Alexander Wolfe
User Rank
Blogger
Re: Ford to jog drowsy drivers.
Alexander Wolfe   11/17/2011 3:46:48 PM
NO RATINGS
Here are some interesting metrics from NHTSA, in their Traffic Safety Facts newsletter (pdf download) from March, 2011. It says that "drowsy driving was reportedly involved in 2.2% to 2.6% of total fatal crashes annually during the period 2005 to 2009." In 2009, this equated to 832 deaths. From this I think we can qualitatively see that Ford's lane-keeping technology will have some real-world positive impact. (Though I guess impact is not the best choice of word.)

William K.
User Rank
Platinum
Ford to jog drowsy drivers.
William K.   11/16/2011 6:11:49 PM
NO RATINGS
I know exactly how to test a drowsy driver detection system, since we did it for almost a year. The fact is that simulations produce simulated data, and only an actual test with real truck drivers in a regular truck will produce valid data, which is what we did. BUt since this blog would not accept my first entry on the topic, it will not be repeated. BUt the conclusion is that watching a professional driver become drowsy enough to make a mistake is both tedious and quite boring. But it does produce valid data.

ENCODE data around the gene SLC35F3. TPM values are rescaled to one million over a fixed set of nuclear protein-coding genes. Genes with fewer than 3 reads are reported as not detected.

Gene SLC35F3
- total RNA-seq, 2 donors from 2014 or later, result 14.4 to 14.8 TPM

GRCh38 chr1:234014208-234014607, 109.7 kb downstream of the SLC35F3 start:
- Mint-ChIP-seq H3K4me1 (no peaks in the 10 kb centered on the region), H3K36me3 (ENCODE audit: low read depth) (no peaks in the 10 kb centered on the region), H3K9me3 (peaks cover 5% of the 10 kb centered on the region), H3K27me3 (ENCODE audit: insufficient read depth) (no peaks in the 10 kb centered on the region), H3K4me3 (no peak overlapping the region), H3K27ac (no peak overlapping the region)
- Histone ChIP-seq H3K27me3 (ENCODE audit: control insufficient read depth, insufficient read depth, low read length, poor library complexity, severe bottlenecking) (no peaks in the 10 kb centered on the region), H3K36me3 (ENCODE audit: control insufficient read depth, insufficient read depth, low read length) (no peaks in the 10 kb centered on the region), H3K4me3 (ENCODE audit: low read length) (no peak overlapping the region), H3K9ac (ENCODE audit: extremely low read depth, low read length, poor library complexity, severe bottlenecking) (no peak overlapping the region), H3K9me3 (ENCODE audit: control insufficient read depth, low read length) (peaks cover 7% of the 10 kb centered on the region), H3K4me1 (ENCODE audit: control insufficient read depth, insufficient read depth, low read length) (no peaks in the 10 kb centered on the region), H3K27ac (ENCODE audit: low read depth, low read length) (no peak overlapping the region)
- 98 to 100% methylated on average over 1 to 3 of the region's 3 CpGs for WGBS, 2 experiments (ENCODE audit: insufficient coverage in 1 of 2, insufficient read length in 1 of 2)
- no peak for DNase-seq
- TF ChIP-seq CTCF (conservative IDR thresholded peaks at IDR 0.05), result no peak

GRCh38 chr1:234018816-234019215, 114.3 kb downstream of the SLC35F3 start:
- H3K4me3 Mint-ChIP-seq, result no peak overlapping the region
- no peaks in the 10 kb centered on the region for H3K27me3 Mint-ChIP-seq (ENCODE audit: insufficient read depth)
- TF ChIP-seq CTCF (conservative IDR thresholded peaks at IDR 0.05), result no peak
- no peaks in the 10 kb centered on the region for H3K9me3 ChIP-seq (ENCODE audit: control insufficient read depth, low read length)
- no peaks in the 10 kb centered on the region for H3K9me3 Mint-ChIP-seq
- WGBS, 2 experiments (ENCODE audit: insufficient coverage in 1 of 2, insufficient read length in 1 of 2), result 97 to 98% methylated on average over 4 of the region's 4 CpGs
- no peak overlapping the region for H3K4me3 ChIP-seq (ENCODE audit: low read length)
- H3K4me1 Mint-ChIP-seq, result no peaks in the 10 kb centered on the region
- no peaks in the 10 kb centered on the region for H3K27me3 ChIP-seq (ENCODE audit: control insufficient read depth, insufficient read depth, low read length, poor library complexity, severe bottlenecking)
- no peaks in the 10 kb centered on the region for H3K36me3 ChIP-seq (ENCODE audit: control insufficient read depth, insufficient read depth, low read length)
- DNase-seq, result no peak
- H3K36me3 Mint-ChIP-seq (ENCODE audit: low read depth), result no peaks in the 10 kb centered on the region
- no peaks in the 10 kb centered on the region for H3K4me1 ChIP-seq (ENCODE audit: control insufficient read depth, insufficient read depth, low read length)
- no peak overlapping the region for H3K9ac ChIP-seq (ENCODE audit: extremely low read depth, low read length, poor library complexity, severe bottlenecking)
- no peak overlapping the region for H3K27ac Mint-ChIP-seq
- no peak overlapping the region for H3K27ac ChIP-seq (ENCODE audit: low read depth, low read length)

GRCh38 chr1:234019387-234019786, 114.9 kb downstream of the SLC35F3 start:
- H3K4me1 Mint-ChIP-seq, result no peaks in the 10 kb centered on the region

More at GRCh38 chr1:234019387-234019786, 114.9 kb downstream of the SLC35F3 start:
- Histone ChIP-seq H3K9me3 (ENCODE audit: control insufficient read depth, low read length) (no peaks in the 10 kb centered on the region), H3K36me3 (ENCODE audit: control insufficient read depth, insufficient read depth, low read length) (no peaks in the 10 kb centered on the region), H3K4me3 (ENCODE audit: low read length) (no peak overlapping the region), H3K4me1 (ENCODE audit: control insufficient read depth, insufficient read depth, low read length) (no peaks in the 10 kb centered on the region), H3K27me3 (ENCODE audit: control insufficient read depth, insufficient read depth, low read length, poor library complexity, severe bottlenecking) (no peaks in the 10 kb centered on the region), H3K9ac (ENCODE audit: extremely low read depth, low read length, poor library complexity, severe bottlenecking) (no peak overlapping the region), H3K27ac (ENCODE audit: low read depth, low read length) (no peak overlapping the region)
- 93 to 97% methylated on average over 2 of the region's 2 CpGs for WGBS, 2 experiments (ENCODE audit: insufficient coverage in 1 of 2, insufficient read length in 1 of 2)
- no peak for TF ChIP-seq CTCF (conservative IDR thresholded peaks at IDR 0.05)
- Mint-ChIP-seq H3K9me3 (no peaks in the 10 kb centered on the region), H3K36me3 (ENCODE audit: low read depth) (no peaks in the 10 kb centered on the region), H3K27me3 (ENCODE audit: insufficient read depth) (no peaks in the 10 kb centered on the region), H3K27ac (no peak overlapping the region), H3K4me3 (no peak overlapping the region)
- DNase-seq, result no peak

Page 1/4  >  >>
Partner Zone
More Blogs from Electronic News & Comment
The recent decision by the German parliament to consider a move back to typewriters may serve as a lesson, not only in the need for secure products, but also in the dangers of overdesign.
In the muscular tradition of the rubber-burning dragsters of the 1960s, start-up company Bloodshed Motors plans to put a new twist on the decades-old concept of the performance car.
Mentor Graphics acquisition of XS Embedded GmbH last week could be meaningful for automotive electronics engineers, potentially enabling them to accelerate design and verification of products ranging from infotainment packages to autonomous safety systems.
From superbikes to cargo cycles, we offer a glimpse of the strange new world of electric motorcycles.
Ransomware can lock up your data unless you pay to get it back. But there's nothing you can do about it.
Design News Webinar Series
7/17/2014 11:00 a.m. California / 2:00 p.m. New York
6/25/2014 11:00 a.m. California / 2:00 p.m. New York
5/13/2014 10:00 a.m. California / 1:00 p.m. New York / 6:00 p.m. London
5/8/2014 11:00 a.m. California / 2:00 p.m. New York / 7:00 p.m. London
Quick Poll
The Continuing Education Center offers engineers an entirely new way to get the education they need to formulate next-generation solutions.
Jul 21 - 25, Design Products With Bluetooth Low Energy
SEMESTERS: 1  |  2  |  3  |  4  |  5  |  6


Focus on Fundamentals consists of 45-minute on-line classes that cover a host of technologies. You learn without leaving the comfort of your desk. All classes are taught by subject-matter experts and all are archived. So if you can't attend live, attend at your convenience.
Next Class: August 12 - 14
Sponsored by igus
Learn More   |   Login   |   Archived Classes
Twitter Feed
Design News Twitter Feed
Like Us on Facebook

Sponsored Content

Technology Marketplace

Copyright © 2014 UBM Canon, A UBM company, All rights reserved. Privacy Policy | Terms of Service